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froop

Vacuum test - how much to suck?

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I have a Nauticam housing with their vacuum system. For a morning dive, I usually seal my camera the night before, and if the light is still green in the morning, I'm happy to dive.

A few days ago I installed a 45º view finder, and I'm off on a dusk dive this evening. In the morning I sealed and vacuumed my housing. At lunch, the light was fluttering between orange and green.

I've opened it and inspected the port, viewfinder and main o-rings, re-sealed and re-vacuumed it.

But I'm not sure if I vacuumed it enough initially, and if the orange flicker was just the sensor adjusting to temperature fluctuations. My central heating kicks on at 6:30 am, and I sealed my housing around 8:30am, while the house was reasonably warm. Heating turns off again at 9am, so at lunch time the temp has dropped a few degrees.

When I pumped the vacuum, I stopped mid-stroke on the pump just as the light turned green. Is this sufficient, or should I give it a little bit more suck after the light goes green to allow for temperature fluctuations?

Edited by froop

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actually we just give it 2 to 3 more strokes to ensure that it is a full vacuum, bcos the trigger for the alarm is not at a max full vacuum.... bcos we cant really achieve that level of vacuum which is void of all air in our camera housing... 

thus it is considered safe to give it abit more strokes...

 

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I don't have the Nauticam system but do use the Vivid Sentinel. With that system once a solid green indication appears, I add two more pumps. This seems to work pretty well.

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Getting into the gass laws again. Warmer would mean higher pressure. Colder less pressure so 'more' vacuum. So if the circuitry measures the pressure, the housing cooling down should not give a false warning, the housing warming up could give a false warning.

 

if the nauticam circuitry is temperature compensated (and this seems to indicate it does), then you might have a slow leak.

PS: I also use the sentinel. I've had false warnings with the older version, in a warm pool.

 

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Nauticam is temperature compensated. Once le led turns green I add 1 or 2 more pumps.

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Thanks for all your replies.

I resealed the housing and re-vac'd it - this time when it turned green I finished the pump and did one more. My dive was about 6hrs later, and still green. One hour dive, max depth 7m, no leaks.

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3 hours ago, froop said:

Thanks for all your replies.

I resealed the housing and re-vac'd it - this time when it turned green I finished the pump and did one more. My dive was about 6hrs later, and still green. One hour dive, max depth 7m, no leaks.

Very good news!

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NA-XT3 housing, with both, 40mm and 110mm ports. Usually vacuum 1-2 hour before diving, just until light turns green (12-13 pumps). Normally Mediterranean, so water themperature is 15-22° Celsius, air themperature 18-30° Celsius. There can be a big difference between air and water, last weekend 33° air vs 17° water. No issues or false alarms until now. Perhaps 2-3 pumps just before going on board is a good advice I am going to adopt from now on.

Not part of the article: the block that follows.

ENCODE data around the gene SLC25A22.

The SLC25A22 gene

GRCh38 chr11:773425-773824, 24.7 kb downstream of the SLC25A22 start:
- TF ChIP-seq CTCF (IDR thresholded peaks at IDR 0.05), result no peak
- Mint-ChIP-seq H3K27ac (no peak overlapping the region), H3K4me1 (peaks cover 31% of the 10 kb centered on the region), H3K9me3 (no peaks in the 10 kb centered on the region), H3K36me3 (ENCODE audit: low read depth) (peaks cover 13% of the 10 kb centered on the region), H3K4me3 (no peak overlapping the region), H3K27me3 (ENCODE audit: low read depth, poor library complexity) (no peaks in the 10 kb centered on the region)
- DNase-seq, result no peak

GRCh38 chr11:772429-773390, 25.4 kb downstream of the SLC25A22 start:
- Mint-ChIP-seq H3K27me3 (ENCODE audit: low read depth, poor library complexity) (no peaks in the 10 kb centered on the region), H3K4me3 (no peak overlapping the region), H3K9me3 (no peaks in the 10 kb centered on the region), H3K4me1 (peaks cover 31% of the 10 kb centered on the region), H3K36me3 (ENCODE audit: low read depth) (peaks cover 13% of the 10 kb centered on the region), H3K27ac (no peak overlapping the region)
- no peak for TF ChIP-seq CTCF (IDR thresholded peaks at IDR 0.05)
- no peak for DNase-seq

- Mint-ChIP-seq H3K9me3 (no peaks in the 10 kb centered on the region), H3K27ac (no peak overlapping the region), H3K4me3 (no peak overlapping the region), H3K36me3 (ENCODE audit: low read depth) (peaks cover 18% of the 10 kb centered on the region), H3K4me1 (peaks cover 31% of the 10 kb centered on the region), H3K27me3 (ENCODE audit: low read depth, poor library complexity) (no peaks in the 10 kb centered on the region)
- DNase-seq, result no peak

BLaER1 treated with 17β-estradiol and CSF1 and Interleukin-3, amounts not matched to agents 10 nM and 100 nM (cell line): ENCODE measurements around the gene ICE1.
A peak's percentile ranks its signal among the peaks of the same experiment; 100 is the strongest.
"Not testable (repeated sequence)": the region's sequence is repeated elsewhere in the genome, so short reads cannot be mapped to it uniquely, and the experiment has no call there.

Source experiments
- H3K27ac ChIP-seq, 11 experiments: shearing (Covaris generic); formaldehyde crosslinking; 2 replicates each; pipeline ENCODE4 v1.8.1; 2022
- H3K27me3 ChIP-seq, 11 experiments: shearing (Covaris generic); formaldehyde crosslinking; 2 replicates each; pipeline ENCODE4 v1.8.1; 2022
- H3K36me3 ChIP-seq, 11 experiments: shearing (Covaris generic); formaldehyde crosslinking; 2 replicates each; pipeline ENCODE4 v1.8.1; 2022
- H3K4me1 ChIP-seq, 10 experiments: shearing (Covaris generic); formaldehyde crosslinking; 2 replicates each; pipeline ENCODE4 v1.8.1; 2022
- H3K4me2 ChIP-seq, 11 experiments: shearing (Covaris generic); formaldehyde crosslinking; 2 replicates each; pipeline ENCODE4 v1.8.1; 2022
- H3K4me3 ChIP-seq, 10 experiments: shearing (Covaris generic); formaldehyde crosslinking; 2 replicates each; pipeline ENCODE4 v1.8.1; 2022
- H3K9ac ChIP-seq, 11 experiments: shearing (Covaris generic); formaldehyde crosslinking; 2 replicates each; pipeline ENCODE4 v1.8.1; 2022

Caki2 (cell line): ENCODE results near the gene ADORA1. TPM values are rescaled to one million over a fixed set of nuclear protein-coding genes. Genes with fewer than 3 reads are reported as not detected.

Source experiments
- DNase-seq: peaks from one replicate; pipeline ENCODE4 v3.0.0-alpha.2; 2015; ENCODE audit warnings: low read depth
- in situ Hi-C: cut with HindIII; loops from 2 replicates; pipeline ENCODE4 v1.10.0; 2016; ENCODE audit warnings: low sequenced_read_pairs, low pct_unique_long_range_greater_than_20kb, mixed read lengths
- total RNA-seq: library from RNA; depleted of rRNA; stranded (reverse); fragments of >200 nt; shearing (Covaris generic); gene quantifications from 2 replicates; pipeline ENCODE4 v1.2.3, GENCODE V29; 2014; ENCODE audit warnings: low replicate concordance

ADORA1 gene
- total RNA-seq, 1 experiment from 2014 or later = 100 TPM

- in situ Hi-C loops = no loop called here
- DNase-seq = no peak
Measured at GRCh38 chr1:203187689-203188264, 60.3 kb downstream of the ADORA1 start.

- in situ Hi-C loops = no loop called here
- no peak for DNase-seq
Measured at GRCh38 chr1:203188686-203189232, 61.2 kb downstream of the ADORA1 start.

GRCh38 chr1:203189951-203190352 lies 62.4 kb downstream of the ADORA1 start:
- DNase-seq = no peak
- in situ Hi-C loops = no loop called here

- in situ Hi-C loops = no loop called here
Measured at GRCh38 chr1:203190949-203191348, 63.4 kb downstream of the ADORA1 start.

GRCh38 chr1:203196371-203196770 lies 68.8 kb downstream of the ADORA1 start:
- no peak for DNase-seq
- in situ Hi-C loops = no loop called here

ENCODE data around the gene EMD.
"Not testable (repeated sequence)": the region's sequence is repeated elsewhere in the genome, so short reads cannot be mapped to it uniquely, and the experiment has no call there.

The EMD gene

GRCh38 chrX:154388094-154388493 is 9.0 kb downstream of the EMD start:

Best Regards 

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There have been other posts on here from people who try to minimise the vacuum they apply thinking it will react faster to a leak or other reasons and they end up with a similar situation.  The temperature compensation might be included but if it is hovering right on the min vacuum it may not be accurate enough to fully compensate.  I always give it 2 more pumps after green first appears and it has never given me  a problem  If you want to be sure just leave the vacuum on for longer before jumping in - at least an hour is good if you can manage it.

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I normally allow two extra pumps. I've left it on unopened for a day and held vacuum.

The more you over pump, the more away from the switch point you are. IF there was a small leak, it would take longer to leak up and activate the alarm. If you only just flip in to green and stop, you risk temperature variations that can change the pressure and trip the alarm. So a little bit over pumped would normally be required. Try it with one over pump and leave it for a few hours and see, if ok then when do it again when cold, let housing warm up a bit (pressure will rise slightly) and see if it trips. You are just seeing how sensitive it is, then you know.  

Always keep in mind, however small, there is always a small leak, it may take days to alarm but it is there. (that's just background info)

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I’ve used both Vivid and Nauticam vacuum systems.  With both, two extra pumps has always worked perfectly.  
 

I’ve understood that vacuum alarms work on a relative basis, not absolute. That is, the internal vacuum only needs to drop a certain amount, not leak all the way up to ambient pressure.  Anyone know if this is the case?

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